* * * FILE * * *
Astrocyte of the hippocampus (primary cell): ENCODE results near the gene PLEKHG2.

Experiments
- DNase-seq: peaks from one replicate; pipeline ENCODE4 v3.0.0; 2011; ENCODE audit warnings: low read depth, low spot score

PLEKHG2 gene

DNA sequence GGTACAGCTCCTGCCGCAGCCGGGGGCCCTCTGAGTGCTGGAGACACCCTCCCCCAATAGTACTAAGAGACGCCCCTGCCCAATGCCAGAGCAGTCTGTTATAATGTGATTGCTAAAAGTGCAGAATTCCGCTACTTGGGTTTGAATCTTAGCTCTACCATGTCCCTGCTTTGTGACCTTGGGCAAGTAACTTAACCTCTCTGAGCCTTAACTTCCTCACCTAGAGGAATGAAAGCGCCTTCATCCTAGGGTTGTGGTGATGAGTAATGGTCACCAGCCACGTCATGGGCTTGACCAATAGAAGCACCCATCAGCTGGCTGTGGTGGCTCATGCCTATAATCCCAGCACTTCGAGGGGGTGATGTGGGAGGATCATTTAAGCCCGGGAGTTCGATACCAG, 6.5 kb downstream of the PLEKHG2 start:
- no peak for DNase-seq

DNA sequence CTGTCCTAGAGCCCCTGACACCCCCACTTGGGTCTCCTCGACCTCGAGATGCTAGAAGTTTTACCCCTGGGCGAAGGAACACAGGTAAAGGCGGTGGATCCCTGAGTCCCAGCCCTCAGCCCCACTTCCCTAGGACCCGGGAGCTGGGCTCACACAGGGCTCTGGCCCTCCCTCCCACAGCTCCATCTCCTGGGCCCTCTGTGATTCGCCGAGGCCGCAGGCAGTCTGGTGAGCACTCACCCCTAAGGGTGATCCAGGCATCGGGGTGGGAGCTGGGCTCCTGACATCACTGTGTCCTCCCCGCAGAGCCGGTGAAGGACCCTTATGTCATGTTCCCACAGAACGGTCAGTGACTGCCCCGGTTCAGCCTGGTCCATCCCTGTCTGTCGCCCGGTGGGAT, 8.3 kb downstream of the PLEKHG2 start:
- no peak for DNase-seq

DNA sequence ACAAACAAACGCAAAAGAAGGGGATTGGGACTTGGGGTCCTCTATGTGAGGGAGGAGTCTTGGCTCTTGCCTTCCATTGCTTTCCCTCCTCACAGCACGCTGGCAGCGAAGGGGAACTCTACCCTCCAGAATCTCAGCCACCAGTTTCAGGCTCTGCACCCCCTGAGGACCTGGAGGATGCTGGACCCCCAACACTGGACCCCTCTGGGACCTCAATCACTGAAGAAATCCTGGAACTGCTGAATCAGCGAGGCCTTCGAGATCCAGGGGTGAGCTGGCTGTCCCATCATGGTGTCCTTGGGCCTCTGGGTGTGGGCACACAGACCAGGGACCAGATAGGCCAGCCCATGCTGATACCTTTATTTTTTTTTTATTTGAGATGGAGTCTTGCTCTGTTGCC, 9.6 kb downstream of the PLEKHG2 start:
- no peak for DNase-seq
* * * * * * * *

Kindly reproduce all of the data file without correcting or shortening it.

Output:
Astrocyte of the hippocampus (primary cell): ENCODE results near the gene PLEKHG2.

Experiments
- DNase-seq: peaks from one replicate; pipeline ENCODE4 v3.0.0; 2011; ENCODE audit warnings: low read depth, low spot score

PLEKHG2 gene

DNA sequence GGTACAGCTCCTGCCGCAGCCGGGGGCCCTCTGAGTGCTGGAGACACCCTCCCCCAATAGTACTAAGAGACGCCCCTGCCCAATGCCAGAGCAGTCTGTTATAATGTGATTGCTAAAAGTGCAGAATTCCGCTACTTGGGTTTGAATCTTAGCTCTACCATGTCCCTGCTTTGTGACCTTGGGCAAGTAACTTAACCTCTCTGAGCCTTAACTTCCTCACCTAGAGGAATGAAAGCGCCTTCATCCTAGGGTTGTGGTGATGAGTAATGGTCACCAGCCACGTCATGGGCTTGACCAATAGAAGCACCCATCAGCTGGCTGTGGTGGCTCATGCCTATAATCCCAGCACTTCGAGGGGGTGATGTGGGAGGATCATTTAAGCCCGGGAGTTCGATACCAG, 6.5 kb downstream of the PLEKHG2 start:
- no peak for DNase-seq

DNA sequence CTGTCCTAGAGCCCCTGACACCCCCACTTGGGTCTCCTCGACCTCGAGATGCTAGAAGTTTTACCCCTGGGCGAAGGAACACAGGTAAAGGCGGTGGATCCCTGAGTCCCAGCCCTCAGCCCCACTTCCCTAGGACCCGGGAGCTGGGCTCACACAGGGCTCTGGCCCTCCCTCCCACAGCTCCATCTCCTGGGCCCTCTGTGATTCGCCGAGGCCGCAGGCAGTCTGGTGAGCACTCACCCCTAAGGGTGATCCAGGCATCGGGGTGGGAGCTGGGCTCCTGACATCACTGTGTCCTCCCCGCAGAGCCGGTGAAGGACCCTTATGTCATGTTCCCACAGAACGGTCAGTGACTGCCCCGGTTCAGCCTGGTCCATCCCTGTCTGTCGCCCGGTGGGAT, 8.3 kb downstream of the PLEKHG2 start:
- no peak for DNase-seq

DNA sequence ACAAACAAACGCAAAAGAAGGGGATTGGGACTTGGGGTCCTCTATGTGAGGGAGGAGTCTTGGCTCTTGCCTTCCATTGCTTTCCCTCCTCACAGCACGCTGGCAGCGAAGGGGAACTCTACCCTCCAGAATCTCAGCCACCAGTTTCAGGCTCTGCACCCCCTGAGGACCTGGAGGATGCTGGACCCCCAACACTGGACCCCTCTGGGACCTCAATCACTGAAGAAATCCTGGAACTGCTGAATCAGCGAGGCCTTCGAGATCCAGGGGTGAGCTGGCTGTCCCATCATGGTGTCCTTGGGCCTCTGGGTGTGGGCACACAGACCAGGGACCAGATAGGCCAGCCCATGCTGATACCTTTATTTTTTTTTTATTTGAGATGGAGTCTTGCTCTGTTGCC, 9.6 kb downstream of the PLEKHG2 start:
- no peak for DNase-seq